How mechanical bulls are made – Snorting nostrils, flashing eyes and heaps of kick and spin, the mechanical bulls we rent are the closest thing to the real McCoy.
Real rodeo bull riders numerous times comment on how close these bulls are to the real thing.
Hold on to your hat and saddle up, because this isn’t just your average mechanical bull ride. For Texas Sumo’s mechanical bulls, we chose the best manufacturer in the business. Our supplier launched its bucking bull ride manufacturing facility in 1977.
When Mechanical Bulls Were Invented
The simulated bull ride dates back to the 1930s. Bull riders trained on these devices. Then its appeal to every man’s sense of challenge and competition saw it showing up first in county fairs, then events, and eventually in bars. But before we get to the bar, we need to build the bull.
Ride ‘Em Cowboy – The First Known Mechanical Bull
The Bertrand Island Amusement Park in New Jersey featured “Ride ‘Em Cowboy” as the first known mechanical bull in the 1930s. Others credit Sherwood Cryer, co-owner of Gilley’s, as the inventor of the mechanical bull. His bull was the one used in the movie, Urban Cowboy.
How Mechanical Bulls Are Made: Welding & Steel
It starts in the welding shop, as the raw material comes in.
The steel is cut and welded to form the sub-frame of the ride.
Right now we’re going to put together the bottom of the frame.
From the bottom motor that creates the spin, to the top motor which gives you that kick and makes you fall off.
Starting at the bottom, imported from Italy, the main gearbox is mounted to the frame.
This is a .75 kilowatt motor.
Next, a driveshaft allows electrical power to be transferred from the lower gearbox to the head unit above.
All the wiring goes through for the power supply, for the buck motor.
Have a question about renting one of our mechanical bulls? Call (214) 357-7077
How Our Mechanical Bulls Work
The center shaft is an original design that allows the two motors to work in tandem. Built by hand, the spin motor is what gives the clockwise and counter-clockwise spin of the bull.
We install our center section…
The spin base sits on top of the frame, connected with a chain to the gearbox below, completing the spin motor.
Which allows the spin to be created at the top.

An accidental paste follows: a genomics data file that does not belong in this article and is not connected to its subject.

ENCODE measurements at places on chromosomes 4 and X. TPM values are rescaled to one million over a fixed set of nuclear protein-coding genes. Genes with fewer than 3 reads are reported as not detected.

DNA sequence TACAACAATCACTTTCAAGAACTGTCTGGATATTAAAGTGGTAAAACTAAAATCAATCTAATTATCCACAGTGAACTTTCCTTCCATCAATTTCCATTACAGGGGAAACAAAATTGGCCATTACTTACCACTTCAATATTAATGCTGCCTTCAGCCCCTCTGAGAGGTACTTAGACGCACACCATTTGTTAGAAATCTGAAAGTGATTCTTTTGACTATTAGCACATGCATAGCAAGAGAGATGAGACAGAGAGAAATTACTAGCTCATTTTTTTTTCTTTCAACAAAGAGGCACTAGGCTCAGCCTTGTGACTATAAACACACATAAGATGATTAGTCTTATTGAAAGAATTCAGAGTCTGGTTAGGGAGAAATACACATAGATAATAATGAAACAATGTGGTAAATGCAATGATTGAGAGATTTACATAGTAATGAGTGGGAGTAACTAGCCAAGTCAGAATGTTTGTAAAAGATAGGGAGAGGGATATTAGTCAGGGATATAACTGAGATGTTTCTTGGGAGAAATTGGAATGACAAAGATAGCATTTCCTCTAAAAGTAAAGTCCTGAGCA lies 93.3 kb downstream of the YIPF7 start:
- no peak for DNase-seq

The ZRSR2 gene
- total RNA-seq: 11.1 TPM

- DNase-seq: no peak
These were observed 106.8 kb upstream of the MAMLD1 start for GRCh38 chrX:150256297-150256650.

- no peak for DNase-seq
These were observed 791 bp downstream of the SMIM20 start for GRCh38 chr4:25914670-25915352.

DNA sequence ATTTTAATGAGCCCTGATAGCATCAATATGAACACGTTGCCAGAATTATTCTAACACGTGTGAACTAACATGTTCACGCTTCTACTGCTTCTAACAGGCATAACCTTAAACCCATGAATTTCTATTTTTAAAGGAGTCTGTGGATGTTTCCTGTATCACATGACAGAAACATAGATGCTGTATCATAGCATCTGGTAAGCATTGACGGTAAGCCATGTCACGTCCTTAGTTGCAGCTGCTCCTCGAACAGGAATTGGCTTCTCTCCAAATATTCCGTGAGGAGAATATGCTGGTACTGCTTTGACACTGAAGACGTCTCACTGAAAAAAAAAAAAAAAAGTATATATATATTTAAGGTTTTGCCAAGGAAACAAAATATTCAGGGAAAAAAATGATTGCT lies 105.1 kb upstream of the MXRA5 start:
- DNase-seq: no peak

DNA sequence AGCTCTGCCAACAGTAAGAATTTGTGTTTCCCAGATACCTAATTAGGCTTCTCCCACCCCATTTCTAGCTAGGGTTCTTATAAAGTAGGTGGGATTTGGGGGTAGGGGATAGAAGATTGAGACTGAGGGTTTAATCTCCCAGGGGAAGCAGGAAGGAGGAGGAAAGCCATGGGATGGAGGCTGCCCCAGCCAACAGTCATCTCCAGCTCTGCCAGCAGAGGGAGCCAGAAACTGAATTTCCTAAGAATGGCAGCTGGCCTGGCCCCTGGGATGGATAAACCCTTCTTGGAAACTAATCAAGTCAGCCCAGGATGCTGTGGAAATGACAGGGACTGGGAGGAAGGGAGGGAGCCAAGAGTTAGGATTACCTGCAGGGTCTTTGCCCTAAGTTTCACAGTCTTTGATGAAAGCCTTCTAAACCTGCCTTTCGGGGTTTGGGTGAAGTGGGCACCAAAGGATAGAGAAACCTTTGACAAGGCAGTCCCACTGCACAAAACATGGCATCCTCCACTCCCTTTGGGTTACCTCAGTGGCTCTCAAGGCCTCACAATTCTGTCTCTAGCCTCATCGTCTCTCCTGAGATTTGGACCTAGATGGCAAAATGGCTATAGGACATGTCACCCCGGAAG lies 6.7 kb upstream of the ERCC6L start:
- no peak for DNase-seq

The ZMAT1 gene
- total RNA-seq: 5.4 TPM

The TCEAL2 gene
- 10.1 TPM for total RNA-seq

We’ve got this bull spinning, but what’s a bull without its buck?
It starts by attaching the pitch and roll arms to the second motor. Now the buck motor is attached to the spin motor, making this ride as close to the real thing as an urban cowboy would want. For dramatic effect, the buck motor also powers flashing eyes, steaming nostrils, and the kill-switch.
They’re all fitted with an automatic stop sensor that ensures that the instant that the rider falls off, the machine will stop instantly.
But safety hasn’t compromised the ride. Our mechanical bull manufacturer is known for the most realistic ride you can get.
We’ve had real rodeo riders numerous times comment on they like that it gives something close to the real thing.
The motion may be real, but right now it doesn’t look much like a bull.
We now move on to the fiberglass body
With a gel coat and three layers of fiberglass, the body takes up to 12 hours to cure.
Pop, hence why we call it popping.
Authentic Mechanical Bulls Made with Real Cow Hides
Now the body needs a coat. In this case, it’s a real hide.
Now there’s some skill to this because you’re starting with a cured skin from a real cow.
Make sure I got all most of my air bubbles out of here. I got to drill the hole out to accept the rope. Got to keep our riders as safe as possible.
The body ready, this bull just needs the head. Our bulls use a patented foam material called Sofolex. This material is very soft but incredibly durable to stand up to the rigors of the mechanical bull rental industry.
We put this fiberglass insert, and this is what gave us the head itself, it’s straight.
We pour in the expandable foam, which will fill in all the little gaps and everywhere.
After 18 hours of drying, the head and body come together.
We can now install the head and electronics, including the sensor.
Before they can head them up and move them out, this bull needs a corral.
Every mechanical bull ride that we make needs an inflatable cushion. We manufacture all our inflatable cushions in-house.
I’m going to hand-paint the fence onto it. I also have to draw the grain on it and mark out the lines.
It takes about 14 hours to put a round bed together. Okay, I’m done.
Now the ride can be sent to the next event. At the receiving end, after a short 15-minute setup, you’re ready to saddle up and buck.
The key thing is, when someone falls off one of our electrical bulls, I want them to get off with a smile and not crying.